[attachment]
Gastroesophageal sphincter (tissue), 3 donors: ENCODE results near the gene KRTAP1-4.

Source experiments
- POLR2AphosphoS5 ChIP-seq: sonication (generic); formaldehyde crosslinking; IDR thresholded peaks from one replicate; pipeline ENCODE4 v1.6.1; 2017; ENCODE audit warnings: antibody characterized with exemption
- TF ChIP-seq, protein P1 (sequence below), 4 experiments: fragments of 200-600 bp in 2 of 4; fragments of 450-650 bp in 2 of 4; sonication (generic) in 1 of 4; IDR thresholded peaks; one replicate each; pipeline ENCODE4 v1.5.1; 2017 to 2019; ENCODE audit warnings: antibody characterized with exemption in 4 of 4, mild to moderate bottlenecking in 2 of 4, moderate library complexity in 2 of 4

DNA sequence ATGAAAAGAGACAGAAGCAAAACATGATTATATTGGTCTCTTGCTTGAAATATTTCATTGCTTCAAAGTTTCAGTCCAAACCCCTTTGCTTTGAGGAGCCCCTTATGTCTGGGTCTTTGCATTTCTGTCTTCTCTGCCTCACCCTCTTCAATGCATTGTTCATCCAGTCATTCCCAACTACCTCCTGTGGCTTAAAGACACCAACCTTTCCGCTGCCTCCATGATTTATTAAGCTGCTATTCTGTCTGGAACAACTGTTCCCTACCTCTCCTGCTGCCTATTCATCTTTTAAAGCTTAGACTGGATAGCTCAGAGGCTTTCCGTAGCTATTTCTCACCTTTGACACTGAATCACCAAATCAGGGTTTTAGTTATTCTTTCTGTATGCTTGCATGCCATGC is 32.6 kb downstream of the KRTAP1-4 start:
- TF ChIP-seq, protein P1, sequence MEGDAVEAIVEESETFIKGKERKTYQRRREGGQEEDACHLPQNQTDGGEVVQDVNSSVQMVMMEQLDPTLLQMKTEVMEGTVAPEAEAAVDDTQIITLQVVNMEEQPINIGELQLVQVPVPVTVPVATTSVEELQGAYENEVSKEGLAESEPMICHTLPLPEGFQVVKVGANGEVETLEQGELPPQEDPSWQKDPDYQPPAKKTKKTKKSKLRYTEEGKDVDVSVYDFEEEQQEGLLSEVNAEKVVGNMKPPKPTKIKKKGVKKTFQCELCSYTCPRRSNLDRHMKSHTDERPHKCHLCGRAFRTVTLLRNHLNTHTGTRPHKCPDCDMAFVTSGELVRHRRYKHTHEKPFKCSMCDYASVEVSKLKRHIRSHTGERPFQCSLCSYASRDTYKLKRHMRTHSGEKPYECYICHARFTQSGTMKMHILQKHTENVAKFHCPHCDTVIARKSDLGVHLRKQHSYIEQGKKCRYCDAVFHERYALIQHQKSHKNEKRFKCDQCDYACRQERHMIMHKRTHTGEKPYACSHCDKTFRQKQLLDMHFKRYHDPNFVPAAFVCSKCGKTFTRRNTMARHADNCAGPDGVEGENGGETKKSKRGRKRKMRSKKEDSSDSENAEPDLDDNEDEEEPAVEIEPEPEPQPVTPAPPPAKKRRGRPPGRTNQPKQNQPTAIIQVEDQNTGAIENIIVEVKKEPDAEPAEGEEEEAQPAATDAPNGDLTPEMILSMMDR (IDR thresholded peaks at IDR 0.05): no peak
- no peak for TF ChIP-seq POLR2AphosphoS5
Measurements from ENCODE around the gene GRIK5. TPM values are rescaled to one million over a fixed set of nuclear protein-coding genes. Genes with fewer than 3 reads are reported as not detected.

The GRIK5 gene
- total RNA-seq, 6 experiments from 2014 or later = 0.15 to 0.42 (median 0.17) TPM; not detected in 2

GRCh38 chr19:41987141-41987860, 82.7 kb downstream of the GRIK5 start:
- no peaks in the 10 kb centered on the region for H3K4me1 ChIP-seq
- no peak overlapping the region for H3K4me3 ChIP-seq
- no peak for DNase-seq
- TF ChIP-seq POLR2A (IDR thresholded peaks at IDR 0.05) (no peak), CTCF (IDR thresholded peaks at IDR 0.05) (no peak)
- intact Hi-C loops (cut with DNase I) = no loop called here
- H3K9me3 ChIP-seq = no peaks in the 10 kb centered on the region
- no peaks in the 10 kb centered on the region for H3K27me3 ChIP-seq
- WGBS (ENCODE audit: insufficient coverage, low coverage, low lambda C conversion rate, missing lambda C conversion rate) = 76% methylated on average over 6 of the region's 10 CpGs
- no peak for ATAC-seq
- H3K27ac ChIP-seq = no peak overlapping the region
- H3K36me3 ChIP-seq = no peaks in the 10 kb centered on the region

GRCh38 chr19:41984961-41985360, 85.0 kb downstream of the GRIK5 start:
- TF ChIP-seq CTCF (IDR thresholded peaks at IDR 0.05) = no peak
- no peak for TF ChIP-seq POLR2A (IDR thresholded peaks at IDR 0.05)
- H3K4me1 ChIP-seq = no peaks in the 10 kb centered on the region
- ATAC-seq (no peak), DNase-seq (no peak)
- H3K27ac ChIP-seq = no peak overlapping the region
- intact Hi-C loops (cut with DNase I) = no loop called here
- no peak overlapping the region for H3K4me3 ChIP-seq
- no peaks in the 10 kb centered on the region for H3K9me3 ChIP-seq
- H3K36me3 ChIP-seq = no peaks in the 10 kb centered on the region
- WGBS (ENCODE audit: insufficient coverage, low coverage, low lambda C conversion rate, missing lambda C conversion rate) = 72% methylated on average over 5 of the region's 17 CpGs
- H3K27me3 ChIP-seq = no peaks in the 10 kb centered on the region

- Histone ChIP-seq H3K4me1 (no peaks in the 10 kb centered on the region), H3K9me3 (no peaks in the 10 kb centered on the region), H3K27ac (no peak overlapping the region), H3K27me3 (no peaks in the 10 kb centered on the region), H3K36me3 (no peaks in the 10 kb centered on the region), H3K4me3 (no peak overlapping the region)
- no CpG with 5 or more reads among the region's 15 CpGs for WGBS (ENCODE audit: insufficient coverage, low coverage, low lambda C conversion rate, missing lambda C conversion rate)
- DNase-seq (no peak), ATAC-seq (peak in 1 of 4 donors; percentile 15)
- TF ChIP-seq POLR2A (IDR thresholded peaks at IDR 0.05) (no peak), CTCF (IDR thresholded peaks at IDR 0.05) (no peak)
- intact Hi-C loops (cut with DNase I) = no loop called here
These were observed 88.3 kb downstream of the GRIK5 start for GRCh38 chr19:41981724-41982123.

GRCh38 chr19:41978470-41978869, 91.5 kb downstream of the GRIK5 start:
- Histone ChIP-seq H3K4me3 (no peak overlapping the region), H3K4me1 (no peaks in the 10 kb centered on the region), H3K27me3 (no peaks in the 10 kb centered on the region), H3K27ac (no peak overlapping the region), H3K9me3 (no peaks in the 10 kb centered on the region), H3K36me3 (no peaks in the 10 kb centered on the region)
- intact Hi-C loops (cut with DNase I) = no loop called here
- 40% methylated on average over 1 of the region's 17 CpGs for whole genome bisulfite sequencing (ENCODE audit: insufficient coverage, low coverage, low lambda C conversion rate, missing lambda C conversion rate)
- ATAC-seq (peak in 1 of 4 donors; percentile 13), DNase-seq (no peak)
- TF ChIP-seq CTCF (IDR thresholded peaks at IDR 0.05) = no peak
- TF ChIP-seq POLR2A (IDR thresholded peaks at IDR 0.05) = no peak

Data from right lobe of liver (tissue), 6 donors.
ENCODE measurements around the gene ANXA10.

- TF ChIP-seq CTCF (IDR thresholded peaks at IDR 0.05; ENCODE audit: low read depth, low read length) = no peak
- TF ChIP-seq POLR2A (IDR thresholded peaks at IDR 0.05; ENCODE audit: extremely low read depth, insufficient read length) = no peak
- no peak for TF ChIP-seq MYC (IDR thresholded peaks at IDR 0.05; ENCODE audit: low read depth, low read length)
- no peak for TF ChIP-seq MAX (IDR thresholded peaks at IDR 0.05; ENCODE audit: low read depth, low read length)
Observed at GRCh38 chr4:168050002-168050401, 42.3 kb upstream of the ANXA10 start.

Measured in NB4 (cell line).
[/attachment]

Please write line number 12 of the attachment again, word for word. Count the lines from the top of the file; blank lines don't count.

- no peaks in the 10 kb centered on the region for H3K4me1 ChIP-seq